/ 08-04: 2
Topics: Land and human rights, gender, indigenous peoplesKeywords: Land regularization, Gender, Rights, tenure security, Anti-poverty
The impact of land regularization in rural Tanzania; gender, rights and anti- poverty case: the civil society organization’s parallel support to the land tenure support programme
1We Effect, Tanzania; 2Tanzania Women Lawyers Association, Tanzania
Land Tenure Regularization is a priority for both rural and urban Land Tenure Regularization is a priority for both rural and urban Tanzania. The main drive is security of tenure and subsequent economic benefits including access to financial services. Rural Tanzania (approximated at 80%) is categorized as village land. While the government of Tanzania prioritize land formalization to promote and guarantee security of tenure, and ultimately economic benefits to citizens, several other factors must be considered in order to cement on the real security of tenure and thus contribute effectively to poverty reduction. This paper discusses Gender, land formalization as a human right issue, and a tool for poverty reduction. Specific lessons are drawn from the parallel CSO support project which focuses on fostering equitable engagement, consultation and representation in the land regularization process being undertaken by the government of Tanzania under the Land Tenure Support programme (2014-2018).
/ 08-04: 3
Topics: Global frameworks; indicators; progress monitoring, LGAFKeywords: Women’s Land Rights, 2030 Agenda, Multi-stakeholder platform, Tanzania
A multi-stakeholder approach to advancing women’s land rights using the SDGs framework: experience from Tanzania
The adoption of the Sustainable Development Goals (SDGs) in 2015 has inspired actors to use the SDGs to advance specific agendas of interest at the national and global level. The actors who are working on the land sector have, in the spirit of leaving no one behind, organized themselves in advocating for data collection on tenure security, land law reforms, re-classifications of indicators, as well as localization of the indictors in national development plans. In Tanzania, Landesa in collaboration with the Ministry responsible for Gender established a Multi-stakeholder Platform on Women’s Land Rights in order to generate discussions and exchanges that encourage and support the government to take responsibility and to act more effectively and quickly to support women’s land rights. This paper highlights the milestones and lessons one year on since the platform was created.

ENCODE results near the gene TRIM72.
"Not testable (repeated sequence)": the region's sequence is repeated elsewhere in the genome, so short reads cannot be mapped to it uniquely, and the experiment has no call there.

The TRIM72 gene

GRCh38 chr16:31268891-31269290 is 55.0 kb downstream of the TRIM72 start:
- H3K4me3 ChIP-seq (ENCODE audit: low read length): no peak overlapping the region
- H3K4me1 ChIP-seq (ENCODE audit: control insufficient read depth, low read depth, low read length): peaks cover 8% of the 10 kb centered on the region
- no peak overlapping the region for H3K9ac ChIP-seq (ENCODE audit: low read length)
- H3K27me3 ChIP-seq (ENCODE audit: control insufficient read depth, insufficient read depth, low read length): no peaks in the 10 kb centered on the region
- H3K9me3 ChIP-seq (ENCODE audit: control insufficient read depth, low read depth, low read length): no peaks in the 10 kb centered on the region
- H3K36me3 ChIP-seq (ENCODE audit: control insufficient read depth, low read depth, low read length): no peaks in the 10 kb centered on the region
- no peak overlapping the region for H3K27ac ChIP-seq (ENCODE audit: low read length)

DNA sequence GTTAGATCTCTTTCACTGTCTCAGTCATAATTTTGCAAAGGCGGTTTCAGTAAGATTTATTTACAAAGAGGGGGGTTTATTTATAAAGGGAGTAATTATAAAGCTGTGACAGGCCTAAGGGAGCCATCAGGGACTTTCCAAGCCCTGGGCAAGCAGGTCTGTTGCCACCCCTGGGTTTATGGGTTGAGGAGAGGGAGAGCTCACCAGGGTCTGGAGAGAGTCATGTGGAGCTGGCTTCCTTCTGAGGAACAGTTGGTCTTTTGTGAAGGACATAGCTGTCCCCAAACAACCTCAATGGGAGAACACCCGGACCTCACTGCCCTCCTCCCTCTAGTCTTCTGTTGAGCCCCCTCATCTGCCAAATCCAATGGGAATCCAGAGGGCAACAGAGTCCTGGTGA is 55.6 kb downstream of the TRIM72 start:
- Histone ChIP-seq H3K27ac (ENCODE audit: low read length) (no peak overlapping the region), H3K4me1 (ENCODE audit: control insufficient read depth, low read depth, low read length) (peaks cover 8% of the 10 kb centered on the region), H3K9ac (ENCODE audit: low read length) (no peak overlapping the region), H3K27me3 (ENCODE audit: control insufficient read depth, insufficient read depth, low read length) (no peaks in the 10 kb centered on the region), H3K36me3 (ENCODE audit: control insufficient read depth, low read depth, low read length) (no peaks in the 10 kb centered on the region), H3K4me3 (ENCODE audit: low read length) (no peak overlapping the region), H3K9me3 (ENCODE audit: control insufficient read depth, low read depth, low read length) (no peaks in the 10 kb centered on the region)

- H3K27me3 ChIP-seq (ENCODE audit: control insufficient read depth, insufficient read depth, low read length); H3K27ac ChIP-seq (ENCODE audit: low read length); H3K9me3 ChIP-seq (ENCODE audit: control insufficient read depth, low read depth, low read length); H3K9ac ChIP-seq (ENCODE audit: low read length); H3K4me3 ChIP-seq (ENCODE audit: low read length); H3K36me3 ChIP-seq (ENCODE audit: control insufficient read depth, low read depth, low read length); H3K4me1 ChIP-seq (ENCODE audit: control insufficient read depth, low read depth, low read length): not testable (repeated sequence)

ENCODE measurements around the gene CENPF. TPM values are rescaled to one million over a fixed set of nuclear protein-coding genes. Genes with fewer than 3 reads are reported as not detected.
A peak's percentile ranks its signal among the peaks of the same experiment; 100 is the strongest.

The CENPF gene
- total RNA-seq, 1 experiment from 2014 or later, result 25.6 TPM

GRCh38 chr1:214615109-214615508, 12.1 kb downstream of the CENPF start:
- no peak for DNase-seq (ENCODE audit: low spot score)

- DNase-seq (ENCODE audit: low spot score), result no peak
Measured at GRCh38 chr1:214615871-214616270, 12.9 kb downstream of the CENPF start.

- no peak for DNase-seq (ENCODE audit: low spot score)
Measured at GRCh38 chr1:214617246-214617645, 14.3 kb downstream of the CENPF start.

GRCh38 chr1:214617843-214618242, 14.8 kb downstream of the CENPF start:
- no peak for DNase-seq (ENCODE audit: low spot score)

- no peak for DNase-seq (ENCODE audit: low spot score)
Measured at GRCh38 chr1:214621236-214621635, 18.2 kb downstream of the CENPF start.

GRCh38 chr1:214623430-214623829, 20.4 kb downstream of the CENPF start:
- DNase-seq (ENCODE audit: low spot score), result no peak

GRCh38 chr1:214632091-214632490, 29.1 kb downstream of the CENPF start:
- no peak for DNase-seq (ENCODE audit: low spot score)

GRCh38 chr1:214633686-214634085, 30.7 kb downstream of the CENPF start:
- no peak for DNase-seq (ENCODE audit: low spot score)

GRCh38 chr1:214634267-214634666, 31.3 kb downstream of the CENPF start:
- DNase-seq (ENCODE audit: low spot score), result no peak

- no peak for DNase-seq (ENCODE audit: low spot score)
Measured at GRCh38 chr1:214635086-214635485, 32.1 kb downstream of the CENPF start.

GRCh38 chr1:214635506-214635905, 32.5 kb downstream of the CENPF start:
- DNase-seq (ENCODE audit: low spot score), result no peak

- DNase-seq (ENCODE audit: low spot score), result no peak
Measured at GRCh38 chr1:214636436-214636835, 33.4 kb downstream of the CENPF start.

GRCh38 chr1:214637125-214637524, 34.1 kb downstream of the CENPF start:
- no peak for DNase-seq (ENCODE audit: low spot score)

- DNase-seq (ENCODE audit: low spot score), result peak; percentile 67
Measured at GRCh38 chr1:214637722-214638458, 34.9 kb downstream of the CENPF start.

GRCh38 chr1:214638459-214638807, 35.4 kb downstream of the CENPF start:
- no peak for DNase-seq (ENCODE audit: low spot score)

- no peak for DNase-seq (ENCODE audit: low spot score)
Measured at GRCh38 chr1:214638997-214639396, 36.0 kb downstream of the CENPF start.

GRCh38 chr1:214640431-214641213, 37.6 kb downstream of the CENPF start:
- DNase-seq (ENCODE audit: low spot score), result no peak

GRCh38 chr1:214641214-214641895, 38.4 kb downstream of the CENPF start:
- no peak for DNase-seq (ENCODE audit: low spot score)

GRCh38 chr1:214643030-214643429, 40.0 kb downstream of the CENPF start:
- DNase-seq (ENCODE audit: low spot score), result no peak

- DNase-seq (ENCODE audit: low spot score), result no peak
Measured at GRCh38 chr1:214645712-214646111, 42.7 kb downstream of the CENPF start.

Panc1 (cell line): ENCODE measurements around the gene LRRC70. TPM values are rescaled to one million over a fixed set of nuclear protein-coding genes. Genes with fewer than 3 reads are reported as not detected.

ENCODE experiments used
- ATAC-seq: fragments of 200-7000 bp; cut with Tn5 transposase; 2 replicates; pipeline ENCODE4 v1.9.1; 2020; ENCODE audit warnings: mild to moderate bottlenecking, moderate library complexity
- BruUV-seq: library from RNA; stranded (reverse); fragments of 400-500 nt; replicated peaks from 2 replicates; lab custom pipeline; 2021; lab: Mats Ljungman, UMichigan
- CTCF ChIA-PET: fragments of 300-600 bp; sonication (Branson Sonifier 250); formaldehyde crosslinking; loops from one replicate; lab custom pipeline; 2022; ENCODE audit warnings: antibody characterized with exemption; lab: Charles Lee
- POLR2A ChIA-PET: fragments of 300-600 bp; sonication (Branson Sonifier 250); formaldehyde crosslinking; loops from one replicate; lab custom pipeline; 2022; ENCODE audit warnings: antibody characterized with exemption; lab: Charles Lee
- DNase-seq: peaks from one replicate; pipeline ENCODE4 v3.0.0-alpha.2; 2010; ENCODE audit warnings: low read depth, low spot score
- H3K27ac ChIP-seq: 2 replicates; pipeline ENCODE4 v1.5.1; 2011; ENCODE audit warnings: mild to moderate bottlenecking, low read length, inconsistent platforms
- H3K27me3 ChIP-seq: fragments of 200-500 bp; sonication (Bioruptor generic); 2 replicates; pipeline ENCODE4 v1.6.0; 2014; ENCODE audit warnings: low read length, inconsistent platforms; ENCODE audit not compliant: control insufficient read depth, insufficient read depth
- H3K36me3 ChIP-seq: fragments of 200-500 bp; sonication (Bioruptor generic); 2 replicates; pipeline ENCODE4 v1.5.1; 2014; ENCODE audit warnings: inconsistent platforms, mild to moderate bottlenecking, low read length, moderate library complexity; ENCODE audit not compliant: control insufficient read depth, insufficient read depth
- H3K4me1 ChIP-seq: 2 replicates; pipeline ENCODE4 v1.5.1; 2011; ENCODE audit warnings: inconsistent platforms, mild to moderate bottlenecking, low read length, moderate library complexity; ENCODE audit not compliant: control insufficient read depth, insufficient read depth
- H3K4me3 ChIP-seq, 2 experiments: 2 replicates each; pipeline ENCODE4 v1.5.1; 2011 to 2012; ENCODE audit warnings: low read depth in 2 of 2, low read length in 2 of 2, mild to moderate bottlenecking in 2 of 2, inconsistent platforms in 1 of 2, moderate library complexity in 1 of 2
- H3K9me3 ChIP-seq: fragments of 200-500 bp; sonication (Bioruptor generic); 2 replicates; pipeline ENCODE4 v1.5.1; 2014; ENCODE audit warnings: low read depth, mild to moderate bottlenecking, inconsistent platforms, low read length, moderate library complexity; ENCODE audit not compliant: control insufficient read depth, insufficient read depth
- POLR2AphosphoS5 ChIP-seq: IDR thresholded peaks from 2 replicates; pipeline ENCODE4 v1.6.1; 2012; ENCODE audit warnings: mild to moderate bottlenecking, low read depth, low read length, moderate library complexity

/ 08-04: 6
Topics: Land and human rights, gender, indigenous peoplesKeywords: Women, gender, tenure, land reform, customary
Women’s tenure rights and land reform in Angola
Development Workshop, Angola
Current Angolan municipalisation reforms present a unique opportunity to affect local practice on how community and individual land-holder tenure is administered and to protect women's equitable rights to land. Angola is a post-war country, with weak land tenure legislation and limited local government management capacity. Customary traditions are practiced in the various regions a of the country do not respect women’s rights of ownership and inheritance. More than 62 percent of the population live in informal settlements with insecure land tenure under the threat of forced evictions. Families living in poor communities affected by the expansion of cities and towns are particularly vulnerable. Of these, families lead by women are the most at risk. Securing rights to land and housing assets are important to livelihoods of women headed households by permitting access to financing that they require to grow their enterprises as well as for incrementally upgrading their housing.
/ 08-04: 7
Topics: Land and human rights, gender, indigenous peoplesKeywords: gender equality, innovation, SDG’s, institutional cooperation
Using institutional cooperation, focusing on Capacity Building, to secure Gender Equality
1Lantmäteriet, Sweden; 2Rwanda Land Management and Use Authority, Rwanda
Rwanda has a unique position in the world of land administration, achieving extraordinary results in limited time with limited resources and limited land available. We might be able to find other successful examples, such as Botswana, but how do you continue to develop and take the next step?
Land data is best served fresh and together with other data it can provide a basis for development of any country but without reliable data any country’s economy could collapse.
Sweden is supporting Rwanda via Sida and an institutional cooperation between Lantmäteriet and RLMUA, focusing on capacity building “Capacity Development in Land Administration”.
Women’s rights are vital to reach the SDG's, including No Poverty, Gender Equality and Peace, Justice and Strong Institutions. How can innovation help making actual progress for the poor and vulnerable women living on and from the land?